STS-114 Commander Says Launch Delay Was the Right Call
STS-114 commander Eileen Collins will make her fourth spaceflight aboard the space shuttle Discovery.
Credit: NASA/JSC.

CAPE CANAVERAL, Fla. - The astronauts who will fly on the first post-Columbia shuttle mission landed at Kennedy Space Center late Sunday night for this week's practice countdown, and their commander said NASA managers made the right call by postponing the launch to mid-July.

Veteran astronaut Eileen Collins said Discovery's crew understands why they're not going to launch in May as planned.

"I truly believe we've made the right decision in going to July," Collins said. "It's going to give the teams more time to prepare. And like anything in life, the longer you prepare for something, the better it's going to be. We want this mission to be very, very successful."

NASA last week delayed the launch from May 22 to no earlier than July 13, citing several technical concerns. Most worrisome is new data showing large chunks of ice could build up on a pipeline outside the external fuel tank, break free during launch and damage the fragile heat shield.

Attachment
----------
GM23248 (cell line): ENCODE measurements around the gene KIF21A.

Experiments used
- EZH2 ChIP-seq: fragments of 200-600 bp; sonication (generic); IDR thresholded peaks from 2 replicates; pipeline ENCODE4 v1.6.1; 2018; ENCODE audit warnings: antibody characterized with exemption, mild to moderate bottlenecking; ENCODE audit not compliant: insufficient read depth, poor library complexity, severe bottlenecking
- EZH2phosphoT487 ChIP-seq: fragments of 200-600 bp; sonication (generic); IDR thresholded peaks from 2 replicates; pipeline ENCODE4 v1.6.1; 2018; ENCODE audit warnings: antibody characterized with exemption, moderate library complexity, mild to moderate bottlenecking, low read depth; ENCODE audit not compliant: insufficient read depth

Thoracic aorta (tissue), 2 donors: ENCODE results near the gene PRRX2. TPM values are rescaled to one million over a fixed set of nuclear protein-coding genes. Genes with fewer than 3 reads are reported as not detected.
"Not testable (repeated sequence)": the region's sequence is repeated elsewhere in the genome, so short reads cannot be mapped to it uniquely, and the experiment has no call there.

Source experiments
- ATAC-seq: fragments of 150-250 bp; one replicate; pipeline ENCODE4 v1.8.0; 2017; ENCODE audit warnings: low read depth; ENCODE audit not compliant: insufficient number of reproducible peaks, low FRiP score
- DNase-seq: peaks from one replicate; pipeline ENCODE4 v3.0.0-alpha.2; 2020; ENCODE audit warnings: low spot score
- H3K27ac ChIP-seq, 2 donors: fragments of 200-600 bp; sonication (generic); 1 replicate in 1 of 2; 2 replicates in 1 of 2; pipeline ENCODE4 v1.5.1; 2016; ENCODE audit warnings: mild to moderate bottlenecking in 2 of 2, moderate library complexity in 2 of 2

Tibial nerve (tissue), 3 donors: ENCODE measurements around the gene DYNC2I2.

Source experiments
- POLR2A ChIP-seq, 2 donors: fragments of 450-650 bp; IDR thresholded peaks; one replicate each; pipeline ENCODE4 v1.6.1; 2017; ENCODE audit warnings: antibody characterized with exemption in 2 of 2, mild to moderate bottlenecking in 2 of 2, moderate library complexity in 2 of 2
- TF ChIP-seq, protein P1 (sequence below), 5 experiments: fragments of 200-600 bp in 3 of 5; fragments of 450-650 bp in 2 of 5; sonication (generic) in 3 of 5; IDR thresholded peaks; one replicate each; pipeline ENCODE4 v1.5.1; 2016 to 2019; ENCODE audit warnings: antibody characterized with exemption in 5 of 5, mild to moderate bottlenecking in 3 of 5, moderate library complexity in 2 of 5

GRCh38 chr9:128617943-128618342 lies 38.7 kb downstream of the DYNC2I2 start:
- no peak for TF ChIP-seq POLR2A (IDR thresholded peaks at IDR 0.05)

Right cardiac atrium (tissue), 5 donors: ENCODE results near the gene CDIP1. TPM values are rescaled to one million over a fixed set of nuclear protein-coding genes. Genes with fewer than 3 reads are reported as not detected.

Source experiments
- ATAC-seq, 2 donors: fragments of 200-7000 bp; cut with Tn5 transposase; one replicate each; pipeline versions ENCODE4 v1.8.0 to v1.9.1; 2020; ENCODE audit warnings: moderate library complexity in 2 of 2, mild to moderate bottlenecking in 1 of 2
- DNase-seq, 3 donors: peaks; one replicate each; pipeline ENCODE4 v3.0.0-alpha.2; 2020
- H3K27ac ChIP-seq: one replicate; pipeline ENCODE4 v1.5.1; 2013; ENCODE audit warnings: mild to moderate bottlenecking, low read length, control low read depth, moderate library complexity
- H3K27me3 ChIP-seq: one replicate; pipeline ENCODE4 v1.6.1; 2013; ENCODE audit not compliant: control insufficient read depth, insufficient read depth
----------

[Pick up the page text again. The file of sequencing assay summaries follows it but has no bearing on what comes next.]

Jet engines roared through the night sky Sunday as a caravan of sleek, blue and white T-38 training jets touched down at the Shuttle Landing Facility. The five-man, two-woman crew is here for what's called the Terminal Countdown Demonstration Test.

Countdown clocks start ticking early Tuesday. The exercise will enable the shuttle launch team and Discovery's crew to get familiar with all of the procedures they'll go through in the days and hours leading up to the real liftoff of their test flight to the International Space Station.

On Wednesday, Collins and her crew will don pumpkin-orange partial pressure spacesuits and head out to Pad 39B. They'll ride an elevator to the 195-foot level and board Discovery for the last few hours of a simulated countdown.

The practice culminates just before 11 a.m. with a simulated main engine shutdown on the pad. The astronauts then will scramble out of the orbiter to slide-wire baskets that -- in case of a real fire or emergency on launch day -- would whisk them safely away from the gantry.

Sometime after this week's tests, NASA plans to haul Discovery back from the launch pad to the Vehicle Assembly Building to fix the safety problems that prompted them to delay the mission. No dates have been set for the rollback or for Discovery's return to Pad 39B.

"This is a great event for our crew," Collins said. "This is great practice for them as well as it is for us."

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